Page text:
And then we played the Lake City Teen Club. The Sonics, we didn’t play so-called venues that people play in today. They were teen dance joints. High school dances for this, that and for whatever occasion. Not formal dances – but I remember our own high school had a Homecoming and we played for that. We had a big fight with the audience that night – but that’s a whole ‘nother story. The Wailers, they played the Crescent Ballroom, too. The Wailers were my favorite band at the time in Tacoma – I didn’t know too many outside that.


Did those mid-60s years feel particularly special to you then?

For a while, yeah. During the first album especially. There weren’t that many bands out there recording stuff in those days, not locally at least. Yeah, it was special. When “The Witch” first came out, KJR had this Top-50 list and we debuted at number-26 after a month of airplay. That was really exciting, to have a record that took off like that. Then the first album, some things about that were pretty good. A good part of that album was stuff that we did at gigs and performances, which were predominately written by other people. I think we did like four-five originals on that album. By the time the second album came out, things got a little more routine and mundane. We kind of lost that edge that we first had when it was all new to us and exciting.

Who did you feel were the band’s musical peers during that time?

I can’t remember exactly. But the Wailers, they had a hit record nationally so they were well known in the northwest. They were Tacoma’s pop band. There was also a group called Little Bill and the Blue Notes. Little Bill still performs from time to time today. So, those were the two bands that were well established when we were starting. But it took us a while to get to the point where we were on the same level and playing the same venues and gigs as those two groups. Some of our other contemporaries, I can’t remember. The Imperials were one, but there were others - some would stop, fold and then those members would start a new band.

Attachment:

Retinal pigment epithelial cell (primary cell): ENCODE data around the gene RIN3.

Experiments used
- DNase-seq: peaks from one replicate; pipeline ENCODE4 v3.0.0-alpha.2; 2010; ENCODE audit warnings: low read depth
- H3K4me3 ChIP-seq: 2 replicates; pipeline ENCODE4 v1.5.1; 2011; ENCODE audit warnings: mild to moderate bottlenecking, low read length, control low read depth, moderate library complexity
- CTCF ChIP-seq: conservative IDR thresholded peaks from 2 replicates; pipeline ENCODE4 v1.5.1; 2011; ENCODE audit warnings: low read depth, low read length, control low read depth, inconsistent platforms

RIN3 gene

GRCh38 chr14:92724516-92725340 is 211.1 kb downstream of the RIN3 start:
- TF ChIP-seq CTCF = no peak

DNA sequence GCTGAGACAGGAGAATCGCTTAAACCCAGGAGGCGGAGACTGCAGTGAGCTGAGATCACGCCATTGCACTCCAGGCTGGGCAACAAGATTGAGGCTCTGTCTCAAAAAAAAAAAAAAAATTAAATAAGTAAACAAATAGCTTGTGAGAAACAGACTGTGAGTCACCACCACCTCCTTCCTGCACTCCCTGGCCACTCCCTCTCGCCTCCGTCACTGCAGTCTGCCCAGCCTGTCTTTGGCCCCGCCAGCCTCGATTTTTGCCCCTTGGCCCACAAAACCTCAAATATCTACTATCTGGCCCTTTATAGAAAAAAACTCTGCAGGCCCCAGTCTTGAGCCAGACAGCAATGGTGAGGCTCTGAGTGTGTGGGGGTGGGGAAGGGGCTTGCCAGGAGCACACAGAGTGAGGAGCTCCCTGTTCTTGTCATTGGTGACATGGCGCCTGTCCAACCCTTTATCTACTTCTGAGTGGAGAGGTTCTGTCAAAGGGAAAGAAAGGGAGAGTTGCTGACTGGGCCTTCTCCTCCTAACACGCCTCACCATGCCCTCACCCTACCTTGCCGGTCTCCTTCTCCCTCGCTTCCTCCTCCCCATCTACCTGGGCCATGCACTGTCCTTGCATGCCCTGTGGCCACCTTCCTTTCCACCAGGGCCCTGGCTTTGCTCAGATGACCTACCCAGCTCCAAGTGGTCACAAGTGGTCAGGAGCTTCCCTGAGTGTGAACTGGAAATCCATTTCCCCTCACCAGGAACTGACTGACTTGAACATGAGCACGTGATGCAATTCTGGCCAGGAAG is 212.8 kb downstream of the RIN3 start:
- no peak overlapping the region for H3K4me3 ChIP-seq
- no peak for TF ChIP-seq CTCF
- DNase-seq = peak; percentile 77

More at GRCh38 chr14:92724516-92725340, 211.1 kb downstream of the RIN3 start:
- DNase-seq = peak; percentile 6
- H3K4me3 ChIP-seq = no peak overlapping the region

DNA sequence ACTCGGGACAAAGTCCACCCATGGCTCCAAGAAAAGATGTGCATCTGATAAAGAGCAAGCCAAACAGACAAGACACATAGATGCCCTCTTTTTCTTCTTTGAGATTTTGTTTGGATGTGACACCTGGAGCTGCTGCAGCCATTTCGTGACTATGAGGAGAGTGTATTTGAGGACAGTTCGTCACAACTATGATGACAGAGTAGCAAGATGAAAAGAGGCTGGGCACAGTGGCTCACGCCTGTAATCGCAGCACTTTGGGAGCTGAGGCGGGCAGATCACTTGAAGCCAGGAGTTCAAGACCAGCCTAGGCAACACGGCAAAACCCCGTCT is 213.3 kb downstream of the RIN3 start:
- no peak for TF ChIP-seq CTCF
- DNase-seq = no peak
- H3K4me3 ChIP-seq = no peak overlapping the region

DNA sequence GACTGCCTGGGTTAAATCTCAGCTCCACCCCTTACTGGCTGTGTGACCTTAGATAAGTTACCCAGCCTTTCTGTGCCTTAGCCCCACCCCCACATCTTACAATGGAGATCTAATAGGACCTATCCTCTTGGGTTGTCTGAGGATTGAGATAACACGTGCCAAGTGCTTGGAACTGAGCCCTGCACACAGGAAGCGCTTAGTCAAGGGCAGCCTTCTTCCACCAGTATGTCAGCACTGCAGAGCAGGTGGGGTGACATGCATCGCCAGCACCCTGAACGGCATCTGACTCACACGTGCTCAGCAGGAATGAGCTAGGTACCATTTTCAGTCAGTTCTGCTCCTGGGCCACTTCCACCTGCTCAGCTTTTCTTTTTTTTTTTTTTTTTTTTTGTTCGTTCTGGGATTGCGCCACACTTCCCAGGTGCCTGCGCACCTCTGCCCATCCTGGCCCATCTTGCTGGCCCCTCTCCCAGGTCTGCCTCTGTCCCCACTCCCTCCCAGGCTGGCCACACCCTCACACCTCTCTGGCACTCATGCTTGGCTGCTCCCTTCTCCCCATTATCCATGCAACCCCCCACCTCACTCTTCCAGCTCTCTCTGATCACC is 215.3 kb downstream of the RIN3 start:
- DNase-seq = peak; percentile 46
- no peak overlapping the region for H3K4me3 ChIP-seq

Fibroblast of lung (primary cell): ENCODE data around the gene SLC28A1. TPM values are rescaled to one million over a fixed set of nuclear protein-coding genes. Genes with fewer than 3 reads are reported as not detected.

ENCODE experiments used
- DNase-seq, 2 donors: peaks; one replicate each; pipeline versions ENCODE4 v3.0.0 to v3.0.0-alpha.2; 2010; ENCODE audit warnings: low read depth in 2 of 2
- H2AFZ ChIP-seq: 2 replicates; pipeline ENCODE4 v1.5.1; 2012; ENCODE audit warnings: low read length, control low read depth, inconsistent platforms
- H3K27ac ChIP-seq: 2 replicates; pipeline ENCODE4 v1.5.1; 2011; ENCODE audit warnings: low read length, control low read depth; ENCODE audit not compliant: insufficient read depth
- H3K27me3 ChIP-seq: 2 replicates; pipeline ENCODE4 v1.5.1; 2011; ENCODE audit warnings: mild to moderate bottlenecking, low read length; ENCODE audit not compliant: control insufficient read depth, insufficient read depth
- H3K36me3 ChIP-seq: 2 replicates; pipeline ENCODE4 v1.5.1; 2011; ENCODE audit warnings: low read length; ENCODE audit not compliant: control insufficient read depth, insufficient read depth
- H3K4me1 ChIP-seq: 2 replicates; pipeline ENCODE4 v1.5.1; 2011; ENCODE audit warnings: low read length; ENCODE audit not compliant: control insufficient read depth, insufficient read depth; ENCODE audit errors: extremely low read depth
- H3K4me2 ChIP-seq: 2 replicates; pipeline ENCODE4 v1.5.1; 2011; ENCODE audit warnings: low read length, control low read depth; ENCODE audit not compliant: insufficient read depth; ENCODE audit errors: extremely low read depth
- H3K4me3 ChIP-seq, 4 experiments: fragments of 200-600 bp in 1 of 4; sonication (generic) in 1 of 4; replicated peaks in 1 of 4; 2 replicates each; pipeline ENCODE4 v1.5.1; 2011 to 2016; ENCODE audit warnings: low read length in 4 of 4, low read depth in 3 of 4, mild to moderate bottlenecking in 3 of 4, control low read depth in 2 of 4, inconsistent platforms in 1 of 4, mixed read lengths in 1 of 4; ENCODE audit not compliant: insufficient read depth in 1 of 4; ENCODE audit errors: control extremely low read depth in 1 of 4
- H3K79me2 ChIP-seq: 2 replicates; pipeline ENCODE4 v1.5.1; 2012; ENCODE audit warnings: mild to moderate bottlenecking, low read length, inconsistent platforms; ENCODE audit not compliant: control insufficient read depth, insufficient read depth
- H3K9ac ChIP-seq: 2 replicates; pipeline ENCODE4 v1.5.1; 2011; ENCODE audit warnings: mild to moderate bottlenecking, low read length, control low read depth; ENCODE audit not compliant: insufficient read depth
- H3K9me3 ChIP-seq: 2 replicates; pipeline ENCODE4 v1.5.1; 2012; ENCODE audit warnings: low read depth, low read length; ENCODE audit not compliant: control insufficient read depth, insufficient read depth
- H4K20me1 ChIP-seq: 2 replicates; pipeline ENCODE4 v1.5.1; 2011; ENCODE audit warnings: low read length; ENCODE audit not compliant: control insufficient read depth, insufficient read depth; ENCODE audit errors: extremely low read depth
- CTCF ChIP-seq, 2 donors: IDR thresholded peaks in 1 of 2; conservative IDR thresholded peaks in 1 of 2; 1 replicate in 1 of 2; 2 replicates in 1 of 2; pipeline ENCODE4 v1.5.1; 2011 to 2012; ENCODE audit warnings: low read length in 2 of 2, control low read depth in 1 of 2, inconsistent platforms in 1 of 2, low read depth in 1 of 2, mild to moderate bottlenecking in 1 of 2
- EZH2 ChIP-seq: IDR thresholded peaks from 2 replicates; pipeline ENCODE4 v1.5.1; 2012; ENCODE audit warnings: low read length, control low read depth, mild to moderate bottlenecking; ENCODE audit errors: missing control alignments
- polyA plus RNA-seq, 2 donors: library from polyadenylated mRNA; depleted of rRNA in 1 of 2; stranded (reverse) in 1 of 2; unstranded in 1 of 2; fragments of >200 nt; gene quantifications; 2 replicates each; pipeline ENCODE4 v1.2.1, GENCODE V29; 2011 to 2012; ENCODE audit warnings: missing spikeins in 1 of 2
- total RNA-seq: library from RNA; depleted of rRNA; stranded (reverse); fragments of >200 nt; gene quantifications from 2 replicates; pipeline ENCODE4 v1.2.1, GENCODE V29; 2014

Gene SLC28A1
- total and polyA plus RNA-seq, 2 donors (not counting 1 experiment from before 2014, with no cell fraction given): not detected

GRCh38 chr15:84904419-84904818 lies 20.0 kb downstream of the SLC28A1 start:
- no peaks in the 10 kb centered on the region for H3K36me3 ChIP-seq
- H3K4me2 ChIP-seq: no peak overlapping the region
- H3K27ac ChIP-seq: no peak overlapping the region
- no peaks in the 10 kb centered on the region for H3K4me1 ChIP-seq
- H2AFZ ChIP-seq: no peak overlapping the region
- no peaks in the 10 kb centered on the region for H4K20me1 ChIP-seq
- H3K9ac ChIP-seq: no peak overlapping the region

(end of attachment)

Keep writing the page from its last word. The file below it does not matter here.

How educated do you think your fans were about The Sonics’ musical influences?

At the time, it never occurred to me. We were playing a lot of stuff that everybody else was playing. We played a lot of the Top-40, Top-50 radio that suited us. We liked a lot of the R&B stuff, James Brown and people like that. Wilson Pickett. So, we did a lot of that too. Our stuff was pretty incongruent sounding. It didn’t quite fit the rest of what we did, the stuff that we were recording. As a matter of fact, about the only songs of ours we played live on a continual basis was “The Witch” and “Psycho.” Those did really well here. “The Witch,” of course. It also did well down in the Bay Area and other sections of the U.S. That was our biggest one, I guess.

What impact did you parents have on the band?

Oh, they were just nothing but encouraging. They thought it was great that Larry and I were playing music and doing well at it. Having fun with it. They encouraged us all the way from the very beginning. I remember my mother actually bought a little piano for me. I fiddled around with it but gave it up after realizing it had too many keys on it. I bagged it for electric bass – four strings is a lot easier to play without a whole lot of training.


Do you remember what the band did the night you released Here Are The Sonics?

We were playing regularly at that time, playing a lot of dances hosted by Pat O’Day. He ran dances in Lake Hills and all over the Seattle-Tacoma area. He was the head disc jockey at KJR. So we were probably playing one of his dances somewhere.

Looking back, what do you think bonded the band together to create all that signature music?

Well, I knew Jerry Rosalie through one of our former lead singers. I knew what he was capable of doing on keyboard, at least. We were an all-instrumental band for the most part back then and it wasn’t until later that instrumental combos thought they better keep up with the times and the songs other people were writing that included vocals. Instrumental combos were a big deal at the time and we just happened to break out. “The Witch” was so different than anything anybody else was making. It was bound to do something.